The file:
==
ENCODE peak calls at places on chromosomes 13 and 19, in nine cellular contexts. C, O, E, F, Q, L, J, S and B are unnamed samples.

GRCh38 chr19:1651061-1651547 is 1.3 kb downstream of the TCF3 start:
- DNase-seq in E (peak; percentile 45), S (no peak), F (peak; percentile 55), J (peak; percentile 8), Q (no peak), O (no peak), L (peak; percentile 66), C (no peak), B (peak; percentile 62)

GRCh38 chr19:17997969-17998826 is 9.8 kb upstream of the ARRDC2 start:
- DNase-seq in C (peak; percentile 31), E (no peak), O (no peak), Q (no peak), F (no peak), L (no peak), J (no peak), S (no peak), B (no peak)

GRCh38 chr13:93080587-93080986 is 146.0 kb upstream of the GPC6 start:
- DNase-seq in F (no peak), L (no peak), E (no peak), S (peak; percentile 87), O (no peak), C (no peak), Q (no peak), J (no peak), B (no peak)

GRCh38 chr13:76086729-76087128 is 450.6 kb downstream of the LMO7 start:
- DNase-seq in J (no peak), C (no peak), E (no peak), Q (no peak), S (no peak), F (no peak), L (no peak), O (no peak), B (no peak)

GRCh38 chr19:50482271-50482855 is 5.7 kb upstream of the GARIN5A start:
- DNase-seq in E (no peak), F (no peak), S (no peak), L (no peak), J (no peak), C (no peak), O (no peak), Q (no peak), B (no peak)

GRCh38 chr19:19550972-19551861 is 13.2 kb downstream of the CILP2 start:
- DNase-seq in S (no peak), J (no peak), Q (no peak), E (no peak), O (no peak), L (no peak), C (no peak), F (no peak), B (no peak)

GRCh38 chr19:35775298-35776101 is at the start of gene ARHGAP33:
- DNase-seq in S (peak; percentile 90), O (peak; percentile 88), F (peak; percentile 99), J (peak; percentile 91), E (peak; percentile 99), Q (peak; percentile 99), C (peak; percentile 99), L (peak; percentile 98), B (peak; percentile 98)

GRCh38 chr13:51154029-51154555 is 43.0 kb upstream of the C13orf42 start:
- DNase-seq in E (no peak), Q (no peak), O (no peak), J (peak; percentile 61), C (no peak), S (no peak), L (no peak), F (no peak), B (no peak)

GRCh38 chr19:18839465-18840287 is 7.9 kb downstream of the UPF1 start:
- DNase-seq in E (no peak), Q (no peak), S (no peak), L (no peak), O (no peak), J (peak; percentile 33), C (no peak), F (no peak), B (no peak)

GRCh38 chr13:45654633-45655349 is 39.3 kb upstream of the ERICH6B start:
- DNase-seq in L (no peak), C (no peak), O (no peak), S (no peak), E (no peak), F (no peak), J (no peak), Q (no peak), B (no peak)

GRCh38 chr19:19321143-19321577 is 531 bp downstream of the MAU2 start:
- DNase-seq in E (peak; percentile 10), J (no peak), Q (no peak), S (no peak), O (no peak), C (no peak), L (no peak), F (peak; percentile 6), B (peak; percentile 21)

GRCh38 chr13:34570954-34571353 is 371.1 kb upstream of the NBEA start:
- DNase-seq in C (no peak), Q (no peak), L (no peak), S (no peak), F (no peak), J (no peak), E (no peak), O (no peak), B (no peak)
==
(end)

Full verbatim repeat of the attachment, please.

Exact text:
ENCODE peak calls at places on chromosomes 13 and 19, in nine cellular contexts. C, O, E, F, Q, L, J, S and B are unnamed samples.

GRCh38 chr19:1651061-1651547 is 1.3 kb downstream of the TCF3 start:
- DNase-seq in E (peak; percentile 45), S (no peak), F (peak; percentile 55), J (peak; percentile 8), Q (no peak), O (no peak), L (peak; percentile 66), C (no peak), B (peak; percentile 62)

GRCh38 chr19:17997969-17998826 is 9.8 kb upstream of the ARRDC2 start:
- DNase-seq in C (peak; percentile 31), E (no peak), O (no peak), Q (no peak), F (no peak), L (no peak), J (no peak), S (no peak), B (no peak)

GRCh38 chr13:93080587-93080986 is 146.0 kb upstream of the GPC6 start:
- DNase-seq in F (no peak), L (no peak), E (no peak), S (peak; percentile 87), O (no peak), C (no peak), Q (no peak), J (no peak), B (no peak)

GRCh38 chr13:76086729-76087128 is 450.6 kb downstream of the LMO7 start:
- DNase-seq in J (no peak), C (no peak), E (no peak), Q (no peak), S (no peak), F (no peak), L (no peak), O (no peak), B (no peak)

GRCh38 chr19:50482271-50482855 is 5.7 kb upstream of the GARIN5A start:
- DNase-seq in E (no peak), F (no peak), S (no peak), L (no peak), J (no peak), C (no peak), O (no peak), Q (no peak), B (no peak)

GRCh38 chr19:19550972-19551861 is 13.2 kb downstream of the CILP2 start:
- DNase-seq in S (no peak), J (no peak), Q (no peak), E (no peak), O (no peak), L (no peak), C (no peak), F (no peak), B (no peak)

GRCh38 chr19:35775298-35776101 is at the start of gene ARHGAP33:
- DNase-seq in S (peak; percentile 90), O (peak; percentile 88), F (peak; percentile 99), J (peak; percentile 91), E (peak; percentile 99), Q (peak; percentile 99), C (peak; percentile 99), L (peak; percentile 98), B (peak; percentile 98)

GRCh38 chr13:51154029-51154555 is 43.0 kb upstream of the C13orf42 start:
- DNase-seq in E (no peak), Q (no peak), O (no peak), J (peak; percentile 61), C (no peak), S (no peak), L (no peak), F (no peak), B (no peak)

GRCh38 chr19:18839465-18840287 is 7.9 kb downstream of the UPF1 start:
- DNase-seq in E (no peak), Q (no peak), S (no peak), L (no peak), O (no peak), J (peak; percentile 33), C (no peak), F (no peak), B (no peak)

GRCh38 chr13:45654633-45655349 is 39.3 kb upstream of the ERICH6B start:
- DNase-seq in L (no peak), C (no peak), O (no peak), S (no peak), E (no peak), F (no peak), J (no peak), Q (no peak), B (no peak)

GRCh38 chr19:19321143-19321577 is 531 bp downstream of the MAU2 start:
- DNase-seq in E (peak; percentile 10), J (no peak), Q (no peak), S (no peak), O (no peak), C (no peak), L (no peak), F (peak; percentile 6), B (peak; percentile 21)

GRCh38 chr13:34570954-34571353 is 371.1 kb upstream of the NBEA start:
- DNase-seq in C (no peak), Q (no peak), L (no peak), S (no peak), F (no peak), J (no peak), E (no peak), O (no peak), B (no peak)